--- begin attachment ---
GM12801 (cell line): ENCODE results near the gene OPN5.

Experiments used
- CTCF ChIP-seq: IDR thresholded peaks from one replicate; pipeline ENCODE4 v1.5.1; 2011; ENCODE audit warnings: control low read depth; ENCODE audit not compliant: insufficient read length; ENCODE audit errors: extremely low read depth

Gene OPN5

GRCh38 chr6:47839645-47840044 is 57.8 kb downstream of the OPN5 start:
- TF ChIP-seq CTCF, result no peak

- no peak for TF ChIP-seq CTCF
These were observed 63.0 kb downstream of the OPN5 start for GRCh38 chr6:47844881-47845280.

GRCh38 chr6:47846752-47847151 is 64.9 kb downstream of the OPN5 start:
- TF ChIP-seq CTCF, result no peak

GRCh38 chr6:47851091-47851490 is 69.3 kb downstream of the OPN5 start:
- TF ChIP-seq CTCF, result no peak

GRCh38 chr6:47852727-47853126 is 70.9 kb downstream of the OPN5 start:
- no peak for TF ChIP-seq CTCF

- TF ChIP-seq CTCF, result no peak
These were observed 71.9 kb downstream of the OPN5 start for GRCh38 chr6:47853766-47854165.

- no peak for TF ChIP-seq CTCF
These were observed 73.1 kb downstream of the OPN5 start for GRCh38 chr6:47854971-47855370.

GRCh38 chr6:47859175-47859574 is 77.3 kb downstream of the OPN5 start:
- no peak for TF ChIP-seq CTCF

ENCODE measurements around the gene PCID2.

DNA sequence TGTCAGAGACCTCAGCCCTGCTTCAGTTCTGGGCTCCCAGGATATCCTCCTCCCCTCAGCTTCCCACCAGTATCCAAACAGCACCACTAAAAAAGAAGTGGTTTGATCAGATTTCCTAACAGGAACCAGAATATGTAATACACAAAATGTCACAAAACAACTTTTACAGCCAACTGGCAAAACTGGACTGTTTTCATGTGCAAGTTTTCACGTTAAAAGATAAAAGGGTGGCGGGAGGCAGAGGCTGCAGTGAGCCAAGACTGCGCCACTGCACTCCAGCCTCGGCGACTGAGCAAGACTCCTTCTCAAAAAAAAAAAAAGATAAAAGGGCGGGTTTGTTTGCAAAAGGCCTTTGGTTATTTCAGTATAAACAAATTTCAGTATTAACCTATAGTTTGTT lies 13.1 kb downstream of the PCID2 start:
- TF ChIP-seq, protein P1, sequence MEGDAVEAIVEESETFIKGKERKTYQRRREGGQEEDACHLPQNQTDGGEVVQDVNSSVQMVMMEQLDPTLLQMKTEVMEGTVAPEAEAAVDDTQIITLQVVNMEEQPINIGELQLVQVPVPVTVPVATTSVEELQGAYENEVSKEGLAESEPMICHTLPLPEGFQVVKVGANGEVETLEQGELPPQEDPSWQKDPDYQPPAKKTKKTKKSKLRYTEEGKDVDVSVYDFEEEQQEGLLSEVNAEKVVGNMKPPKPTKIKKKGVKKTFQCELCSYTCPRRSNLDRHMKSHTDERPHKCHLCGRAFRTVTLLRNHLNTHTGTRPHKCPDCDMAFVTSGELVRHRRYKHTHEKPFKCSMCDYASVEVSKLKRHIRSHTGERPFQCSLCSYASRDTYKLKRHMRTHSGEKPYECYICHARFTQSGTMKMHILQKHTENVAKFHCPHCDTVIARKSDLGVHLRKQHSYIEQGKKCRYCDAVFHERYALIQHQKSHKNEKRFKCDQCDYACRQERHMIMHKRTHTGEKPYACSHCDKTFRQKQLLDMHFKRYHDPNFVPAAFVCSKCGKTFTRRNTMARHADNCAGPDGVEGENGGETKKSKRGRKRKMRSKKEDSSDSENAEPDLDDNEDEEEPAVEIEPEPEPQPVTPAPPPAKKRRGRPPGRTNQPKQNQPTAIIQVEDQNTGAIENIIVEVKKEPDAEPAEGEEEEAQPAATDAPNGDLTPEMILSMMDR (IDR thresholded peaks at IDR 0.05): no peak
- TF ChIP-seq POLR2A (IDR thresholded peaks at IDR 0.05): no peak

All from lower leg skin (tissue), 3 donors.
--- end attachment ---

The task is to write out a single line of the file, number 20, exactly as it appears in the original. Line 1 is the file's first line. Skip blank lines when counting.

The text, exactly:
- no peak for TF ChIP-seq CTCF